Lowlife Love 「下衆の愛 , Dir: Eiji Uchida, 110 mins.」comes from Eiji Uchida (Greatful Dead 2013) and takes a cunical look at the film industry in Japan through its leading character, a young indie director named Tetsuo (Kiyohiko Shibukawa) who had one big hit and, well… not much else. He now lives with his mother and scrounges off anyone he can. A potential second shot enters his life when he meets a talented scriptwriter and a girl fresh from the countryside who wants to be an actor. He thinks he can make something special…
Director Eiji Uchida, actor Denden and producer Adam Torel (owner of Third Window Films) will be at the screening to introduce the film.
Duration: 140 mins
Director: Ryosuke Hashiguchi
Writer: Ryosuke Hashiguchi
Starring: Atsushi Shinohara, Toko Narushima, Ryo Ikeda, Ken Mitsuishi, Lily Franky
Three Stories of Love has been topping the end of year lists for many critics who specialise in Japanese films. It looks like a heady combination of comedy and drama rooted in strong writing that gives us the everyday lives of three people experiencing romance and frustration.
Synopsis: Bridge inspector Atsushi is grieving for his wife, the victim of a cruel murder, housewife Toko is longing to escape her unsatisfying marriage, and gay lawyer Shinomiya fails to be as successful in his love life as he is in his job.
Hush! 「 ハッシュ！, Dir: Ryosuke Hashiguchi, 135 mins. IMDB」is the sophmore film from Ryosuke Hashiguchi and it has got great reviews as it takes in the lives of both gay and straight characters and the social pressures they face in critically succesful dramas. This story focusses on two adult gay guys named Naoya (Kazuya Takahashi) and Katsuhiro (Seiichi Tanabe) who are asked to help a slightly unhinged young woman (Reiko Kataoka) father a child.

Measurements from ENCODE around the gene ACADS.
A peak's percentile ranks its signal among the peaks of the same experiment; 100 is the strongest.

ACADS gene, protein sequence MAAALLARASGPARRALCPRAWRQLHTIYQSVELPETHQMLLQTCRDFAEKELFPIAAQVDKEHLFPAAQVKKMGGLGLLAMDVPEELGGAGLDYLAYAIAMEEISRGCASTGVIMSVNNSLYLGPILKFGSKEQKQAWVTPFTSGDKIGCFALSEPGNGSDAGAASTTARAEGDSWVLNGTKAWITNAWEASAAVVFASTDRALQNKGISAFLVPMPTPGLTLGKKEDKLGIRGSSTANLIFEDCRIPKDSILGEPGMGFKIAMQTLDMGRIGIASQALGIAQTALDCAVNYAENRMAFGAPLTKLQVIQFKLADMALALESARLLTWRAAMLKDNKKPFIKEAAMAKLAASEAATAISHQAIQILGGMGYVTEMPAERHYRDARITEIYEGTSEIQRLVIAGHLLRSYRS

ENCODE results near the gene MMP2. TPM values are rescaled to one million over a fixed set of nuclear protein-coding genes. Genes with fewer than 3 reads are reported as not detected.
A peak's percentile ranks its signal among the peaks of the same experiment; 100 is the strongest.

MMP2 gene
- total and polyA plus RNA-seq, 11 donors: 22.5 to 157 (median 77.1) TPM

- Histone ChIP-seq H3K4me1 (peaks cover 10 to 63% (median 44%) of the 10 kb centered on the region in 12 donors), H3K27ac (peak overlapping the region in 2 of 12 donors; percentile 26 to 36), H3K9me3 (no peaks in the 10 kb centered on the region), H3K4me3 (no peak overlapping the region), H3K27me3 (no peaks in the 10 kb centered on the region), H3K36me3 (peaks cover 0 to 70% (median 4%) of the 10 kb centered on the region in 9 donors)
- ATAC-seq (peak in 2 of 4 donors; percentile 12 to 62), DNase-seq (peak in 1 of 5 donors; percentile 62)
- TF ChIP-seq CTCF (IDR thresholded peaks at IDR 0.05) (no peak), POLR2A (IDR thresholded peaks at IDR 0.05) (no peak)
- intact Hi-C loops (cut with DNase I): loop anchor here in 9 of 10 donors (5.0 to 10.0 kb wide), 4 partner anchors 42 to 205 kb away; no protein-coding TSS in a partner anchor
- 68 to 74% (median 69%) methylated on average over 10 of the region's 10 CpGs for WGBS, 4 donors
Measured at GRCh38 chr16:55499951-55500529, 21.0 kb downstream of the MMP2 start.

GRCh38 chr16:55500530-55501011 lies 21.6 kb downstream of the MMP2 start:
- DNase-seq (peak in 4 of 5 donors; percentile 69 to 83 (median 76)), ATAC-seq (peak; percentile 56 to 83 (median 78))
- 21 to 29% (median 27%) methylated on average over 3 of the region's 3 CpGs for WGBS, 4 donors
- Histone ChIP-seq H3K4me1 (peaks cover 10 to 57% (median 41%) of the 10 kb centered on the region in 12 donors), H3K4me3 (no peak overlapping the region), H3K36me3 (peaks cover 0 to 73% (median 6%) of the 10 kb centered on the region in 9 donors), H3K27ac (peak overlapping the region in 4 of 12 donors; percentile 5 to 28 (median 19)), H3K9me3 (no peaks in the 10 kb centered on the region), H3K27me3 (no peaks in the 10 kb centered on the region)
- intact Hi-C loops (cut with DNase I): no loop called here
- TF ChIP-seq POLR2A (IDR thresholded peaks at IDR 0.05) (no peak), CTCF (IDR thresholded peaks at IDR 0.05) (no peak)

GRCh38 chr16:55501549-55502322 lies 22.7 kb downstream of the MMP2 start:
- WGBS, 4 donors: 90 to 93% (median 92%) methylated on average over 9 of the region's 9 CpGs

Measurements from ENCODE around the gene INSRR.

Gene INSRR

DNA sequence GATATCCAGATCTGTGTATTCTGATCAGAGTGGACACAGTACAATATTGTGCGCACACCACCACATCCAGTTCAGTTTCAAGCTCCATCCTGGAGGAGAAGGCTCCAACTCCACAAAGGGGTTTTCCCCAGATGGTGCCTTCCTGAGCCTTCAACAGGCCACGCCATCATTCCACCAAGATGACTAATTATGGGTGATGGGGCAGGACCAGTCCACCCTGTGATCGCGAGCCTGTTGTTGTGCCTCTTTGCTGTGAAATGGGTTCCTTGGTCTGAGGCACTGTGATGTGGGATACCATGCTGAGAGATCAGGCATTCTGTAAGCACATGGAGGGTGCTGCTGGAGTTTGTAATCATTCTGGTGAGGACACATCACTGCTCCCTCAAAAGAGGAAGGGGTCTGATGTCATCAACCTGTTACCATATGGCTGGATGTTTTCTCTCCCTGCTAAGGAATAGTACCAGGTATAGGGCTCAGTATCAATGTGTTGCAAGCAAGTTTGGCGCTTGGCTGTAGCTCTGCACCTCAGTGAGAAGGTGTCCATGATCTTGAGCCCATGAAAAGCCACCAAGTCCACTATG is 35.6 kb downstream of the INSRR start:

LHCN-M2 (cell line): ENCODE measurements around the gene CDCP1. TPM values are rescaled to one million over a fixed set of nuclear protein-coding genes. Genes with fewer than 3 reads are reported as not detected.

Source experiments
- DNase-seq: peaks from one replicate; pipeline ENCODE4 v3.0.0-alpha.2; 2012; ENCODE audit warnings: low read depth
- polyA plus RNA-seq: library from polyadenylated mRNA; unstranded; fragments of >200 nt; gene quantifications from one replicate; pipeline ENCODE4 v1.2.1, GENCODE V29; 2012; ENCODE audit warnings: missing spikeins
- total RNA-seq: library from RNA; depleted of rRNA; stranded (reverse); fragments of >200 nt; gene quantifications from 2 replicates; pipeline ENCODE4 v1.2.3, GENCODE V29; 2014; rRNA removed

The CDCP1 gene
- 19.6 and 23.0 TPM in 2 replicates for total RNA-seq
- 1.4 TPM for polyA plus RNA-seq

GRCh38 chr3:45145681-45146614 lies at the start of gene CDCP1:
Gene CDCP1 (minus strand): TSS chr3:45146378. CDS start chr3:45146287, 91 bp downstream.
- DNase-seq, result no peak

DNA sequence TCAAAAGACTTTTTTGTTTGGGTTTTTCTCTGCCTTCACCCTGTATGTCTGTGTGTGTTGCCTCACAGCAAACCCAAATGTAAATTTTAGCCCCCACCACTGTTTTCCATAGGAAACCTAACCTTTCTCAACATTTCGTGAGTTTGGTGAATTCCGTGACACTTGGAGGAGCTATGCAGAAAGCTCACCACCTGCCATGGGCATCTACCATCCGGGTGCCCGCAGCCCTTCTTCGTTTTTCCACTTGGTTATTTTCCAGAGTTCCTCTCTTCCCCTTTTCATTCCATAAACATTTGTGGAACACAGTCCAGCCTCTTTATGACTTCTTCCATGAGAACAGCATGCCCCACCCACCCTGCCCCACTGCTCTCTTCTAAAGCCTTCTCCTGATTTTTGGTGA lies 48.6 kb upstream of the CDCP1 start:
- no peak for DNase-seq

殿、利息でござる！ 「Tono, Risoku de Gozaru!」
Running Time: 129 mins.
Release Date: May 14th, 2016
Director: Yoshihiro Nakamura
Writer: Yoshihiro Nakamura, Kenichi Suzuki (Screenplay), Michifumi Isoda (Original Novel)
Starring: Sadao Abe, Eita, Satoshi Tsumabuki, Karen Iwata, Yudai Chiba, Kitaro, Mitsukoo Kusabue,
I have reviewed many films by Yoshihiro Nakamura such as The Snow White Murder Case (2014) and it is clear that he has become the king of adaptations in recent years. This film is based on a novel from 2012 and stars Sadao Abe (Dreams for Sale), Eita (The Foreign Duck, the Native Duck and God in a Coin Locker, Wild 7) and Satoshi Tsumabuki ( For Love’s Sake).
Synopsis: Juzaburo Kokutaya (Sadao Abe) and his fellows are working to meet impossible taxes and labour demands. To overcome their problems they plan to lend large amounts of money to a han (historical term for the estate of a warrior) and distribute the interest annually to the residents, but if they’re caught breaching social etiquette like this they will lose their lives.
Nagasaki: Memories of My Son 「 母と暮らせば, Dir: Yoji Yamada, 130 mins.」Yoji Yamada is a stalwart of the Japanese film industry having worked with Yasujiro Ozu as an assistant director and then becoming a director himself. His films win awards and tend to feature family stories. This one is described as a sad but hopeful one. Its story sounds hard. Nobuko (Sayuri Yoshinaga) lives in post-war Nagasaki and works as a midwife. She survived the atomic bomb which killed her son Koji (Kazunari Ninomiya) three years earlier. She had already lost another son and her husband so she is alone. Then, one night, Koji appears again and gives comfort to his mother and they reminiscence about her painful past as well as pleasant times. Composer Ryuichi Sakamoto (Merry Christmas Mr Lawrence, Royal Space Force: The Wings of Honneamise) is introducing this one!
ビリギャル 「Biri Gyaru」
Running Time: 117 mins.
Director: Nobuhiro Doi
Writer: Hiroshi Hashimoto (Screenplay), Nobutaka Tsubota (Original Novel),
Starring: Kasumi Arimura, Atsushi Ito, Shuhei Nomura, Rie Minemura, Ken Yasuda, Airi Matsui, Yo Yoshida, Tetsushi Tanaka,